By sheer size alone, American and European agriculture are dramatically different. Yet, when it comes to consumer trends and activists' actions, time and again we’ve watched developments cross the pond and reach our shores.
I recently had the good fortune to travel to the Netherlands for a glimpse of trends, developments and research associated with pig and poultry production. Now, even though global boundaries are more transparent today, when it comes to production applications American farmers tend to believe “whatever you saw there doesn’t really apply to us here.”
Well, yes and no. Granted, Holland is just the double the size of New Jersey and there are about 6,500 pork producers in all. Swine herds average about 320 sows, with 10,000 sows representing the largest (4,000 maximum on one site) and produce about 24 million pigs annually. The general population tallies 16.6 million, which translates to a much higher density than in the United States.
As in the United States, agriculture and food production have a significant spot in Holland’s grand social scheme. The consumer has definite opinions, but little real-world understanding.
For centuries importing and exporting goods have been part of Holland’s everyday landscape. In fact, 60 percent of the country’s hog and pork production is shipped elsewhere—mostly to other European countries, specifically Germany.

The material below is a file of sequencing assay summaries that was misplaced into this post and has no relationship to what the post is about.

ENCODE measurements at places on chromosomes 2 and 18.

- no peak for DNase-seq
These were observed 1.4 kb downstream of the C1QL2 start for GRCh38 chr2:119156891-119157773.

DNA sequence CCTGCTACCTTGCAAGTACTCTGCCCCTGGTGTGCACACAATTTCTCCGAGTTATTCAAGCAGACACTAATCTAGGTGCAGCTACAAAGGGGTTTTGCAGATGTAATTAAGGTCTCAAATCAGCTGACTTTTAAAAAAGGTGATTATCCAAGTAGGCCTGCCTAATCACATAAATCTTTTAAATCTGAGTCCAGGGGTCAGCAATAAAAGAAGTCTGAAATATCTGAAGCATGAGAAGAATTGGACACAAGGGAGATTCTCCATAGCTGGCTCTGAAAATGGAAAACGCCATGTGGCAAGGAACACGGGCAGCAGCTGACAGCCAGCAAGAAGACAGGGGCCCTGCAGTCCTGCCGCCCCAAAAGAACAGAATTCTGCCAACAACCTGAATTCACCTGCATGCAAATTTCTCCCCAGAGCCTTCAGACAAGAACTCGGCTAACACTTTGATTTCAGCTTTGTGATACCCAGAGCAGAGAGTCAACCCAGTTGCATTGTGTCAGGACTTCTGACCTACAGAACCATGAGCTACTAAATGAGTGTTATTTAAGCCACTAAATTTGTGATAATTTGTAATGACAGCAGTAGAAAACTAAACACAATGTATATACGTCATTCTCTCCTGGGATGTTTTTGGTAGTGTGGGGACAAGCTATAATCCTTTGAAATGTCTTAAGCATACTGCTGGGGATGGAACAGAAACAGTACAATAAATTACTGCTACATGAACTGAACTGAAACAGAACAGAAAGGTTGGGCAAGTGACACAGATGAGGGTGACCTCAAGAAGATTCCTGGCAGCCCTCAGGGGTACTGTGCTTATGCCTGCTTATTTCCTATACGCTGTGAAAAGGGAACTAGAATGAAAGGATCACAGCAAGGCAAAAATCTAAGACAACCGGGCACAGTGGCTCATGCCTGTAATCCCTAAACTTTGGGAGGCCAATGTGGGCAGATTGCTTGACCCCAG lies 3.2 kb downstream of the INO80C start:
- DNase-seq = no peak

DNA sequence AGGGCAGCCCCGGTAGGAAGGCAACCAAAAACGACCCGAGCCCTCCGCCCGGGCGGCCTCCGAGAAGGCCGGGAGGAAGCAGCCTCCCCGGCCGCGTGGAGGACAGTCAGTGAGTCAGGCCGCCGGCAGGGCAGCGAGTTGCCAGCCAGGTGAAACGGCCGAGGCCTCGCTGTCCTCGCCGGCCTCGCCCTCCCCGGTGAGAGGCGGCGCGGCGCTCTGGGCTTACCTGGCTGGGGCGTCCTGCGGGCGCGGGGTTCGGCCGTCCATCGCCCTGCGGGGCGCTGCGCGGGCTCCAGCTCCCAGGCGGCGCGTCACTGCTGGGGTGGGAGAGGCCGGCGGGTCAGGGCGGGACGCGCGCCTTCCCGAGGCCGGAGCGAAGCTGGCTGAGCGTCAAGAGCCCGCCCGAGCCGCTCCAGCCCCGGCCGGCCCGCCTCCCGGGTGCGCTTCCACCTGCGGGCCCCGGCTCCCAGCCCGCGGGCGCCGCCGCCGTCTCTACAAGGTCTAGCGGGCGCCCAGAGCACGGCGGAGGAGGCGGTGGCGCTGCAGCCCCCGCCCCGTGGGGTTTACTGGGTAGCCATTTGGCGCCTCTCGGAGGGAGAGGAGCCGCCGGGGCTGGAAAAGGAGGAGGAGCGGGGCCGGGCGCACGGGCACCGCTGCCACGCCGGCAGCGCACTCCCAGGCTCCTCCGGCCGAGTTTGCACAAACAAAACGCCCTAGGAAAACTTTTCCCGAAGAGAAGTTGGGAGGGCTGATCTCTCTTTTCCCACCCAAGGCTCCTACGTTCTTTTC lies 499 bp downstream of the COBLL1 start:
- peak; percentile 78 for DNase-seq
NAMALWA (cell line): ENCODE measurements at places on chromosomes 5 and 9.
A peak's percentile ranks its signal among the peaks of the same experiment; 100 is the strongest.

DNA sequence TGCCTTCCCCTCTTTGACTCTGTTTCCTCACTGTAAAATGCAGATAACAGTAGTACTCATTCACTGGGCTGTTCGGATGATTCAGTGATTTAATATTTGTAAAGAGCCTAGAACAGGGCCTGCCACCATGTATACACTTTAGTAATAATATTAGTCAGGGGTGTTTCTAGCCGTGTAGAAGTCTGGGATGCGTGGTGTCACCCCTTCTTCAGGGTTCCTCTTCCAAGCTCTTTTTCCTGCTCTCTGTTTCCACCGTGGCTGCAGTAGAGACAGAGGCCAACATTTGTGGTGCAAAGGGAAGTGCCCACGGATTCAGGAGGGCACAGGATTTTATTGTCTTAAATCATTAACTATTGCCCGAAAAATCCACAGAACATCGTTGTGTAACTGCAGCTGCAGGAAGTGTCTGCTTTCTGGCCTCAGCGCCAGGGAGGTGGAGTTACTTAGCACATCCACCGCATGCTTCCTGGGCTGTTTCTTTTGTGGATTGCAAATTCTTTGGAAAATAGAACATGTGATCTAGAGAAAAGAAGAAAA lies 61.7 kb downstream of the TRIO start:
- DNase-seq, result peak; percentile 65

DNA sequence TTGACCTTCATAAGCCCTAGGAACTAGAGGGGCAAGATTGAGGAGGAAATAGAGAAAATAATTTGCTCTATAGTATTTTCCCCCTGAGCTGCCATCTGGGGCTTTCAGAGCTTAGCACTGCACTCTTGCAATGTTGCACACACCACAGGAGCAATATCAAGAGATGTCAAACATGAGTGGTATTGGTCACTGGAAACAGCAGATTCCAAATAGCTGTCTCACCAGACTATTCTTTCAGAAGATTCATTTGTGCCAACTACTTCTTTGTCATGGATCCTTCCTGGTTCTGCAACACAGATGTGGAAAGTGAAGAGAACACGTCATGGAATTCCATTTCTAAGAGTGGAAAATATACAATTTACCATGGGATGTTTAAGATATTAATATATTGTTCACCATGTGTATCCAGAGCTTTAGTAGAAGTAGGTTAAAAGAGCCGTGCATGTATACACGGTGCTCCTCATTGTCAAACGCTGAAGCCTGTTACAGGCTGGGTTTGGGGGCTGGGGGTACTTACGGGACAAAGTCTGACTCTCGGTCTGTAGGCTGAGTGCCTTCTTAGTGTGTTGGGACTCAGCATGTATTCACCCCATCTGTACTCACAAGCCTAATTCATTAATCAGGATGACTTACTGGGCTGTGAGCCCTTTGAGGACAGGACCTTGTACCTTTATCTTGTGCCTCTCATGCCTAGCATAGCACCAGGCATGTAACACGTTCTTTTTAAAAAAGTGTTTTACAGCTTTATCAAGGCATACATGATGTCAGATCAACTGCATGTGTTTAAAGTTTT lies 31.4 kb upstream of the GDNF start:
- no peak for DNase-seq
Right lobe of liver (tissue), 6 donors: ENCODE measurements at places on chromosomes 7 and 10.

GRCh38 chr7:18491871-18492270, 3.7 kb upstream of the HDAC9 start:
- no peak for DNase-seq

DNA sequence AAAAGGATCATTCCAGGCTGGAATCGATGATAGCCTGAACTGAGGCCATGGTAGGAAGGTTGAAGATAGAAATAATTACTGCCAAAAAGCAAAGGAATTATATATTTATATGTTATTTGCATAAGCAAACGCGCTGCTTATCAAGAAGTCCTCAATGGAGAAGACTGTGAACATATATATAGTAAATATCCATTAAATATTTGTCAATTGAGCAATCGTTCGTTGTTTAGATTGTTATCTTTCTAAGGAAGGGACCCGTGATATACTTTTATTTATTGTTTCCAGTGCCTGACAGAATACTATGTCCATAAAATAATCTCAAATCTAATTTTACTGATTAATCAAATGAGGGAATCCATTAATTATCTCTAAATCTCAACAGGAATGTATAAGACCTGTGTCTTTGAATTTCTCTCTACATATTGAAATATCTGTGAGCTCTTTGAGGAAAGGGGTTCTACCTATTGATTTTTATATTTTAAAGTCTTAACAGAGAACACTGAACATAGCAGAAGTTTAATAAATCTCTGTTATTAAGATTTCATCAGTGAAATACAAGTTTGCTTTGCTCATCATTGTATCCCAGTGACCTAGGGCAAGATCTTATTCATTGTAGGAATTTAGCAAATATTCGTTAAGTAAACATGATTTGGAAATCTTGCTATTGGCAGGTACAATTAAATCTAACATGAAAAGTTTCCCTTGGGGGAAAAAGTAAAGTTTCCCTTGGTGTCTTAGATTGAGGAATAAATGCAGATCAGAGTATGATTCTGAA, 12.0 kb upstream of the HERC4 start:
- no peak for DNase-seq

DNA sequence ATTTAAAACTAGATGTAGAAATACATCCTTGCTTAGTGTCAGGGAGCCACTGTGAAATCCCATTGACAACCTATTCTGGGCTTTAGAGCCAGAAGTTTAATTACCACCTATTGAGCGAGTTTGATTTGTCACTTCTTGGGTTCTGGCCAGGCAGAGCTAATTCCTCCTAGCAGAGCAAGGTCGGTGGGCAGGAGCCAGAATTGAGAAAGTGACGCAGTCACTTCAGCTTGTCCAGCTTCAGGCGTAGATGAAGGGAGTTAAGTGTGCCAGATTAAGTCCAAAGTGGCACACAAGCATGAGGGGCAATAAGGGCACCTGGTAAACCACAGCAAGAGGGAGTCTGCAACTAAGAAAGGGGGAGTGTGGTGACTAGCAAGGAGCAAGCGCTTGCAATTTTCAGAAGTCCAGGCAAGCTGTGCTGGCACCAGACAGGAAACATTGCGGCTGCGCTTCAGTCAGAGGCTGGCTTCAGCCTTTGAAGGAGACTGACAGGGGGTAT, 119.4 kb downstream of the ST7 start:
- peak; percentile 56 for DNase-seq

The Dutch have long been committed to research and technology, with designs on what else can or should be done. Remember, this is the country that’s developing the “meat substitute,” which one chef who’s testing it with foodservice customers, said “it tastes terrible,” specifically the texture. They also are investigating insects as protein sources to help address future global food demand.
Today, like U.S. pork producers, Dutch hog farmers face high feed prices and low margins. They’re numbers are declining and herds are getting larger—to a point. They also face a long list of outsiders that want a say about what occurs on their farms. We all know about the European Union’s ban on gestation-sow stalls that goes into effect on Jan. 1, 2013. Yet it doesn’t take long to see that Holland leads the trend on many such requirements. A variety of gestation-sow housing options are used today, but full-term stalls were banned long ago. It’s clear that requirements will be tweaked as “society” (read that NGOs) will continue to ask for more concessions.